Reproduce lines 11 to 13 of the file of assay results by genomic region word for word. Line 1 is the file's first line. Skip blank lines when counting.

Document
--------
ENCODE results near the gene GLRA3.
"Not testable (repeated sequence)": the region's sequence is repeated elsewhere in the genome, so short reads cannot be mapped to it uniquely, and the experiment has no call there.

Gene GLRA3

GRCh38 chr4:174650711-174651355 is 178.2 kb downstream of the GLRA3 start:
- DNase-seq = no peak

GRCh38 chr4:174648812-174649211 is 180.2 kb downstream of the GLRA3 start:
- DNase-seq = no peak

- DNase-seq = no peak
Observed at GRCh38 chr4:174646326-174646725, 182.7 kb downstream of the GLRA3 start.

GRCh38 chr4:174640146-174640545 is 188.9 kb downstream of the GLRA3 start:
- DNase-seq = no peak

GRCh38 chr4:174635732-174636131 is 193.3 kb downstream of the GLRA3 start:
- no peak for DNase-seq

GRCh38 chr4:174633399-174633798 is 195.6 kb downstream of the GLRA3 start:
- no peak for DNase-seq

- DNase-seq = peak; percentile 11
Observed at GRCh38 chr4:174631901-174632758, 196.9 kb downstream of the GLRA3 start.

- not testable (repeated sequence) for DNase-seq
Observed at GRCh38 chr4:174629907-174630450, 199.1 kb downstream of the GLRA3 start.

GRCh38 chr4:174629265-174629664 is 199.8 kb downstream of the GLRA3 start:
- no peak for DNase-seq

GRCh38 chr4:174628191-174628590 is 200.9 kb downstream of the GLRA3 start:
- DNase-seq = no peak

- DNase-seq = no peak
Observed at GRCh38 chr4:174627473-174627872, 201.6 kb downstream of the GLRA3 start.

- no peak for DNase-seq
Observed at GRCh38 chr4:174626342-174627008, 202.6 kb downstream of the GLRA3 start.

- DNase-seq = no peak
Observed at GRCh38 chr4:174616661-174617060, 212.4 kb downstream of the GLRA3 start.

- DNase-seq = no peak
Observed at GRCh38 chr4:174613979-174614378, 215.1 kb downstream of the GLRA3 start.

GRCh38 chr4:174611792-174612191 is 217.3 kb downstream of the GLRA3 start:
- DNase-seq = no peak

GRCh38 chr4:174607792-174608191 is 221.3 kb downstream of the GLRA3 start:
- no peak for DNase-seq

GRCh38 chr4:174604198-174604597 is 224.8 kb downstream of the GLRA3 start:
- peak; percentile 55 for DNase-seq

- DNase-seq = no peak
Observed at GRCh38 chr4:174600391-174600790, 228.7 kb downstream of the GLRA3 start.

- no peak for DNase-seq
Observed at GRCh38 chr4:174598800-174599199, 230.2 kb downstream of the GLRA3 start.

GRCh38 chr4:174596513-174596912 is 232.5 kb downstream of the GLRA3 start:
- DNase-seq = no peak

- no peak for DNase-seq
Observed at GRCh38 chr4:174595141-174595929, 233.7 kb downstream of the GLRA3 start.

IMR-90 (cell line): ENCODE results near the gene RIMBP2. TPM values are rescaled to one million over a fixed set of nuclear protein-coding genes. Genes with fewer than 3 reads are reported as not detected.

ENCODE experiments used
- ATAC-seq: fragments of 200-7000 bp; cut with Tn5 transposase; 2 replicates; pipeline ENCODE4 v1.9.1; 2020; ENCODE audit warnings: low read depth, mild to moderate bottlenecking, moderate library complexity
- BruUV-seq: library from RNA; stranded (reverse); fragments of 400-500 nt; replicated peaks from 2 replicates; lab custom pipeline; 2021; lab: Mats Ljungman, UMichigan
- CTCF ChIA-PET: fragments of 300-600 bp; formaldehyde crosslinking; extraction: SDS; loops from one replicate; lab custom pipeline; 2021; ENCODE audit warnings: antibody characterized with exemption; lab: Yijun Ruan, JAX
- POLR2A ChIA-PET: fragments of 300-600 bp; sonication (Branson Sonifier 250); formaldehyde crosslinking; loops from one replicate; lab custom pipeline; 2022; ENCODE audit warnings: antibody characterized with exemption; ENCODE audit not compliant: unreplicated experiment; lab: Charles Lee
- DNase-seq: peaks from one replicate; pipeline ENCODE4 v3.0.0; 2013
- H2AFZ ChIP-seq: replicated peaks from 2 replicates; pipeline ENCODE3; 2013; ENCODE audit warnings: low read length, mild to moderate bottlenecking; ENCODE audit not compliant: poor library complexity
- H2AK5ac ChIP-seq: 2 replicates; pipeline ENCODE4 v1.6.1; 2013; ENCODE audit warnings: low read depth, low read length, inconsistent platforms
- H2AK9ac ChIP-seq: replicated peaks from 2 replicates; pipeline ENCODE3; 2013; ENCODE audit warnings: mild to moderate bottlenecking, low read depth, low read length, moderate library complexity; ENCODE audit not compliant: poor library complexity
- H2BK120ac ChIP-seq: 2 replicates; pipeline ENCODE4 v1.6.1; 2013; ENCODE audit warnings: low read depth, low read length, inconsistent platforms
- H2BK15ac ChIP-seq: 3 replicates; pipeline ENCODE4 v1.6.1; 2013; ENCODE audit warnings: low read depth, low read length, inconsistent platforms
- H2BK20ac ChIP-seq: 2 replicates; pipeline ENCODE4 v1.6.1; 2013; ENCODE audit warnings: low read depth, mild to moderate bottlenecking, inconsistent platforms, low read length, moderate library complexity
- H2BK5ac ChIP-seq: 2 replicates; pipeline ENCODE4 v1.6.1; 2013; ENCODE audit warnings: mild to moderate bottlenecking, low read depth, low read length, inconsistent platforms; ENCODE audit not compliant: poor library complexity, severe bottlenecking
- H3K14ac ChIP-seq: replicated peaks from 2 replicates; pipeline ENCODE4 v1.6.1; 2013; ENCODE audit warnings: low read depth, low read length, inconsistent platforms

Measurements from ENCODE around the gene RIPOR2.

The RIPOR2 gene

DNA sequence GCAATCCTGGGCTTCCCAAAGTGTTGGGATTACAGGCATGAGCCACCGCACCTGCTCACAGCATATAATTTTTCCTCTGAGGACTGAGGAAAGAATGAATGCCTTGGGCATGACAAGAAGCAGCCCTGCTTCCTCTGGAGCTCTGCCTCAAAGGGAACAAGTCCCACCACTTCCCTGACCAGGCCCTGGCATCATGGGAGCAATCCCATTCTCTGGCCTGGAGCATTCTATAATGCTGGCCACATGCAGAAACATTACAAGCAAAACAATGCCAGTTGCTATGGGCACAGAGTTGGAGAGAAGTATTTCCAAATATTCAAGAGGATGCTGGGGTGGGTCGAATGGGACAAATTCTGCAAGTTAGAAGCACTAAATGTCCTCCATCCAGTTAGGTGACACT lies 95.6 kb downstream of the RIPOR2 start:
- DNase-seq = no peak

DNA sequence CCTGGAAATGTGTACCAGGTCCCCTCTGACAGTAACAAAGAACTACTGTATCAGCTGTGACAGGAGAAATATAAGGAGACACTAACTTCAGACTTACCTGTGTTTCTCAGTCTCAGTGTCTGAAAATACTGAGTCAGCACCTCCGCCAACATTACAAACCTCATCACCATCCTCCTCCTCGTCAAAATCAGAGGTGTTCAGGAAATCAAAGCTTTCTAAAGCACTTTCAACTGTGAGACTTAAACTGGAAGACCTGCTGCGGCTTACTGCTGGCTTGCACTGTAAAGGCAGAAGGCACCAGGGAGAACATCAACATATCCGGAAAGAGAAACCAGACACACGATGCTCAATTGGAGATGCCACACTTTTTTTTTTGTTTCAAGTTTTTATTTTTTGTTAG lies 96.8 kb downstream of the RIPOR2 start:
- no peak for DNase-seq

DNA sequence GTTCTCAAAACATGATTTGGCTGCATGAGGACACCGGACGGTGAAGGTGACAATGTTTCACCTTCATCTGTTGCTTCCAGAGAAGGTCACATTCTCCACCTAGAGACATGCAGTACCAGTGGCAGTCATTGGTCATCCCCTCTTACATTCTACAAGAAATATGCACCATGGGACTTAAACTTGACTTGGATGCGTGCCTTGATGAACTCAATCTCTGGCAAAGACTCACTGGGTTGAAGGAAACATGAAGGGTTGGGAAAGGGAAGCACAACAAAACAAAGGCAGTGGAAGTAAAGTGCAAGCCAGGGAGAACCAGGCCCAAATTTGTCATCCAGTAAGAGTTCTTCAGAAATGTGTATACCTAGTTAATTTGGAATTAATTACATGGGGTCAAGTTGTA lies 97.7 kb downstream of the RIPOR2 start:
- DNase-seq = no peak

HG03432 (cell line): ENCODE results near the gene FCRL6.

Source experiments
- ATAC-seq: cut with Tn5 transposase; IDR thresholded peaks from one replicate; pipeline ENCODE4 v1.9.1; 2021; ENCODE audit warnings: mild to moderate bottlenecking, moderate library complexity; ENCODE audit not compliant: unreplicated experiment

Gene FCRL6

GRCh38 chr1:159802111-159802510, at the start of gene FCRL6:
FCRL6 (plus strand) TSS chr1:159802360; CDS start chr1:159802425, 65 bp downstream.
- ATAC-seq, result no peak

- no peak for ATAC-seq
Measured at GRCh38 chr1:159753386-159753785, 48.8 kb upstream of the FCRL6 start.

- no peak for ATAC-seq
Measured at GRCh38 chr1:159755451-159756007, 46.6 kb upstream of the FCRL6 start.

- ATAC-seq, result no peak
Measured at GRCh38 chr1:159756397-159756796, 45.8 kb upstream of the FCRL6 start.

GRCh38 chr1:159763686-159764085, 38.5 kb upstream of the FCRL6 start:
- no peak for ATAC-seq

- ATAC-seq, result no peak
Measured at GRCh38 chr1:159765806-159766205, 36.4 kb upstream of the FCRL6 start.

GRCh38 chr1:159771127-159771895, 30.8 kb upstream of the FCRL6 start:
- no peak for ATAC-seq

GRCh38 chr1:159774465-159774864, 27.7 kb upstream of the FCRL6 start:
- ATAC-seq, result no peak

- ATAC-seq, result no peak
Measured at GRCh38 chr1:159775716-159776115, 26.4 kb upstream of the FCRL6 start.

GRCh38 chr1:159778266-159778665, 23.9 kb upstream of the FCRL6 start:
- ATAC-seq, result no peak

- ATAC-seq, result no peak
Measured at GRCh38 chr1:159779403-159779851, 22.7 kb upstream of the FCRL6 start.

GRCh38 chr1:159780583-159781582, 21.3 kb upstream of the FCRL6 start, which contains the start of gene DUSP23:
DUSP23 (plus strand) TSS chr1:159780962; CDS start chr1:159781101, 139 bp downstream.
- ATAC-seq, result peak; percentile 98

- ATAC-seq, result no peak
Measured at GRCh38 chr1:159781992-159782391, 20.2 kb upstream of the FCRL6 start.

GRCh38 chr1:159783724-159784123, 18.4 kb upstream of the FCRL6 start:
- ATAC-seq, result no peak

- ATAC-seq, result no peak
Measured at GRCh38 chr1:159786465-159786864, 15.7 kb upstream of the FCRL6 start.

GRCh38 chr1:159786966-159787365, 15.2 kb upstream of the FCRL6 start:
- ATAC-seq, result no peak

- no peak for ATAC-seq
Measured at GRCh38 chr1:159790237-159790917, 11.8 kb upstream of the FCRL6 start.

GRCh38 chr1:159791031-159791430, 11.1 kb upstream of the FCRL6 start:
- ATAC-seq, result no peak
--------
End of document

- DNase-seq = no peak

GRCh38 chr4:174635732-174636131 is 193.3 kb downstream of the GLRA3 start:
- no peak for DNase-seq